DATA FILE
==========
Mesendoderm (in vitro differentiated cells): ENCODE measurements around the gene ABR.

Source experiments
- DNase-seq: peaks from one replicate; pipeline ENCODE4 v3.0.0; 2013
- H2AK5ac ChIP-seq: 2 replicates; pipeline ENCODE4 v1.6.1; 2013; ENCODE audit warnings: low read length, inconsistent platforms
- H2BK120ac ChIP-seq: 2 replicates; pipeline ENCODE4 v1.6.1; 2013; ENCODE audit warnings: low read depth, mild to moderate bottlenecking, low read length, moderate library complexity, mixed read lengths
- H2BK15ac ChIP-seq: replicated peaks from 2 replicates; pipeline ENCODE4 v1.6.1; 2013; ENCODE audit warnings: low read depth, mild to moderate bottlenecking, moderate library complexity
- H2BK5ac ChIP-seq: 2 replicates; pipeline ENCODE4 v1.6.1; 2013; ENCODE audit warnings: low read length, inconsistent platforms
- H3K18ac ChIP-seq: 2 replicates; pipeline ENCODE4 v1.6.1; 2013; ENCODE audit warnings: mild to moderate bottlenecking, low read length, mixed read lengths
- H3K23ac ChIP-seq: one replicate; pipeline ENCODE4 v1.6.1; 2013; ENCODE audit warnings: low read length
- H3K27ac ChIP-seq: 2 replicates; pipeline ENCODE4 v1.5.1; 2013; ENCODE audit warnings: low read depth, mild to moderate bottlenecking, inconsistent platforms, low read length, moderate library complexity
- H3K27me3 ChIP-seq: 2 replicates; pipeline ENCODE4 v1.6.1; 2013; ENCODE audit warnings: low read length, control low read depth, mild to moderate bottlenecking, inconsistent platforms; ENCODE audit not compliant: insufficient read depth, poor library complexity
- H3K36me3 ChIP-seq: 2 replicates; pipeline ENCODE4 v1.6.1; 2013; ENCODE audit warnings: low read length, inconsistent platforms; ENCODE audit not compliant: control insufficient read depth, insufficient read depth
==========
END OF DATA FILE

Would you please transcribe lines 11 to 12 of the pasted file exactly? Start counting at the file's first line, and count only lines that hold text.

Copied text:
- H3K27me3 ChIP-seq: 2 replicates; pipeline ENCODE4 v1.6.1; 2013; ENCODE audit warnings: low read length, control low read depth, mild to moderate bottlenecking, inconsistent platforms; ENCODE audit not compliant: insufficient read depth, poor library complexity
- H3K36me3 ChIP-seq: 2 replicates; pipeline ENCODE4 v1.6.1; 2013; ENCODE audit warnings: low read length, inconsistent platforms; ENCODE audit not compliant: control insufficient read depth, insufficient read depth